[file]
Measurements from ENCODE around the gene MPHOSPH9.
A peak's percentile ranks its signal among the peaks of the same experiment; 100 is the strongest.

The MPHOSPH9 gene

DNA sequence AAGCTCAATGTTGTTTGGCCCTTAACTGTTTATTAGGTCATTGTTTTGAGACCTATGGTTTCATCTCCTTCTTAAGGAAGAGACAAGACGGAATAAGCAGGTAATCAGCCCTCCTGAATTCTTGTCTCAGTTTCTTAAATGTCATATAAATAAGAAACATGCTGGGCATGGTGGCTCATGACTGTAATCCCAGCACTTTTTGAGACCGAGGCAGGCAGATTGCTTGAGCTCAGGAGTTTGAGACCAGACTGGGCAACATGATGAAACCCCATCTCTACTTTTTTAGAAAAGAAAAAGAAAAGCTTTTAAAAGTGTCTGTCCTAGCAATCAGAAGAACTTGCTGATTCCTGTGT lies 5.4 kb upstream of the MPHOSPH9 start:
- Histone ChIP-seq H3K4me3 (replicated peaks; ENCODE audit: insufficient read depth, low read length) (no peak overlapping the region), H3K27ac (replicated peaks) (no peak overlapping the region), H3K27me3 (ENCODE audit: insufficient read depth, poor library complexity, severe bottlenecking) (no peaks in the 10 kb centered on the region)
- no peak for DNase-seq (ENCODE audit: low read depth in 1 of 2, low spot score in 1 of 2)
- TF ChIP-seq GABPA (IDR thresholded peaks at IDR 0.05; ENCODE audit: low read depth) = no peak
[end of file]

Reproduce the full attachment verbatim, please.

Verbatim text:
Measurements from ENCODE around the gene MPHOSPH9.
A peak's percentile ranks its signal among the peaks of the same experiment; 100 is the strongest.

The MPHOSPH9 gene

DNA sequence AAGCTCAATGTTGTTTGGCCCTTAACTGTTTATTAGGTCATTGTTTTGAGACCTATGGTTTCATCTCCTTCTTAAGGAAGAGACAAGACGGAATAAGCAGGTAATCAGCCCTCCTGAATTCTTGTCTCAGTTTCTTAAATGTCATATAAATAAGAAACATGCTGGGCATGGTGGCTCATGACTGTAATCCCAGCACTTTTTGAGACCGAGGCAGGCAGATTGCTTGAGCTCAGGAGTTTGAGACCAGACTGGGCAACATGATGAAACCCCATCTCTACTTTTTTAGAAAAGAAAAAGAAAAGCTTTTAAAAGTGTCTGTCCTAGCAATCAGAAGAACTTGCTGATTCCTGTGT lies 5.4 kb upstream of the MPHOSPH9 start:
- Histone ChIP-seq H3K4me3 (replicated peaks; ENCODE audit: insufficient read depth, low read length) (no peak overlapping the region), H3K27ac (replicated peaks) (no peak overlapping the region), H3K27me3 (ENCODE audit: insufficient read depth, poor library complexity, severe bottlenecking) (no peaks in the 10 kb centered on the region)
- no peak for DNase-seq (ENCODE audit: low read depth in 1 of 2, low spot score in 1 of 2)
- TF ChIP-seq GABPA (IDR thresholded peaks at IDR 0.05; ENCODE audit: low read depth) = no peak